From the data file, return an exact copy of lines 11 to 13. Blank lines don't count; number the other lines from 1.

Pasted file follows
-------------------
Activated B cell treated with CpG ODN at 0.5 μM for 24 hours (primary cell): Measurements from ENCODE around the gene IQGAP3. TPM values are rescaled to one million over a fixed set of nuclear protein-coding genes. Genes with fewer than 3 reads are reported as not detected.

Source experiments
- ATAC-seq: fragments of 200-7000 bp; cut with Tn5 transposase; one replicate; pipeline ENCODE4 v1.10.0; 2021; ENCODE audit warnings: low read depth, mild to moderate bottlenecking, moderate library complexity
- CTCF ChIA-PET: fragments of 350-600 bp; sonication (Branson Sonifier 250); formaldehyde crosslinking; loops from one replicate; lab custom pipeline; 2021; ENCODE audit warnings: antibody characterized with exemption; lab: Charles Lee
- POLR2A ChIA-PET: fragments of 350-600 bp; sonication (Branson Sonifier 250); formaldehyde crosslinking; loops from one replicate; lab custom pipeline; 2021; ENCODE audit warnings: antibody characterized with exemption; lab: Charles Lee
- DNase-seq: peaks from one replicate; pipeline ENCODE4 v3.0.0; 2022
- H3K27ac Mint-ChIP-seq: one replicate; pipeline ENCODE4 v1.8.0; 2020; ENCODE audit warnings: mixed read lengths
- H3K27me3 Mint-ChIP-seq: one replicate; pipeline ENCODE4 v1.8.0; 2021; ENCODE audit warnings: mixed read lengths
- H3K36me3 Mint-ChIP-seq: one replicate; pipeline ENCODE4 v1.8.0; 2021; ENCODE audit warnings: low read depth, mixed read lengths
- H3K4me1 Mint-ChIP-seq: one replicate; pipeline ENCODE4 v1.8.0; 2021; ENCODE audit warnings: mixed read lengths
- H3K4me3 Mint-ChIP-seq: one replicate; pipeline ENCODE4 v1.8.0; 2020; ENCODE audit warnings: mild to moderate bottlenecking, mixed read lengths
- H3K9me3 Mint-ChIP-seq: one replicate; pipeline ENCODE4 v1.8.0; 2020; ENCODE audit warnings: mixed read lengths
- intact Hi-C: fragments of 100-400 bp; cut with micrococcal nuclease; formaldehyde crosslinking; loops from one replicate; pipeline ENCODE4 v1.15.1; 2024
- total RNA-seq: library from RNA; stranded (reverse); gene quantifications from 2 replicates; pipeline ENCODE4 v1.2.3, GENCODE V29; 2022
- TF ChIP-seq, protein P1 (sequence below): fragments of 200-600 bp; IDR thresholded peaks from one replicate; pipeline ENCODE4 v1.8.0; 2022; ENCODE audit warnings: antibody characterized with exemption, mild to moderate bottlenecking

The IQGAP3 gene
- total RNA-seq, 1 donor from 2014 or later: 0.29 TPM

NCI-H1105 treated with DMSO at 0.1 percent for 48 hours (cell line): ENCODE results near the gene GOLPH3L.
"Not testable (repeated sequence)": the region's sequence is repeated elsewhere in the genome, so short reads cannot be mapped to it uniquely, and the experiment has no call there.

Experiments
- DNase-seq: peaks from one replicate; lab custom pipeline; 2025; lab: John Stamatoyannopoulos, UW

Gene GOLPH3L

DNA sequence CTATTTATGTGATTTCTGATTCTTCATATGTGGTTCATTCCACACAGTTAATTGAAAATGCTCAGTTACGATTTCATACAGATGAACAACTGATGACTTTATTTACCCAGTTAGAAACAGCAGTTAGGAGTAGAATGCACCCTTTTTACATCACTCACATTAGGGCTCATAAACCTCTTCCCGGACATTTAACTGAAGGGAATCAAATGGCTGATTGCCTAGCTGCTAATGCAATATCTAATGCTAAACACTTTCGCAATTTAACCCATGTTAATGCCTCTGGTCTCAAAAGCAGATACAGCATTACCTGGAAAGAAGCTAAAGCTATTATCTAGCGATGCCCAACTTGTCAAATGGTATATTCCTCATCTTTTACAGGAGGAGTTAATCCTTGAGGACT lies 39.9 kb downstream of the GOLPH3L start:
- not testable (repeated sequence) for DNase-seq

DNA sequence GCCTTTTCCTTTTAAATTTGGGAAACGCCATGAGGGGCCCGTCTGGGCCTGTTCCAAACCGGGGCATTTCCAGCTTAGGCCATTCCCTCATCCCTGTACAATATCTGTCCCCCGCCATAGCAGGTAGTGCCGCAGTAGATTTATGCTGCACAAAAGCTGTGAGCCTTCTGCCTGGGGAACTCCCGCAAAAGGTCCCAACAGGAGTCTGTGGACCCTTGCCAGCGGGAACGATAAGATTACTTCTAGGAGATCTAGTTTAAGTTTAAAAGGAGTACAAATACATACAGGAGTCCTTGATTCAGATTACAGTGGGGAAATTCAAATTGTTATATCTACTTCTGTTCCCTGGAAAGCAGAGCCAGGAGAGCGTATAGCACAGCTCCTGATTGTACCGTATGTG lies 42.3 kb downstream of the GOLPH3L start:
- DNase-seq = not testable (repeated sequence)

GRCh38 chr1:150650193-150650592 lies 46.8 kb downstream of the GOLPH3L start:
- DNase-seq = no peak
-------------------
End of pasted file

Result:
- H3K4me3 Mint-ChIP-seq: one replicate; pipeline ENCODE4 v1.8.0; 2020; ENCODE audit warnings: mild to moderate bottlenecking, mixed read lengths
- H3K9me3 Mint-ChIP-seq: one replicate; pipeline ENCODE4 v1.8.0; 2020; ENCODE audit warnings: mixed read lengths
- intact Hi-C: fragments of 100-400 bp; cut with micrococcal nuclease; formaldehyde crosslinking; loops from one replicate; pipeline ENCODE4 v1.15.1; 2024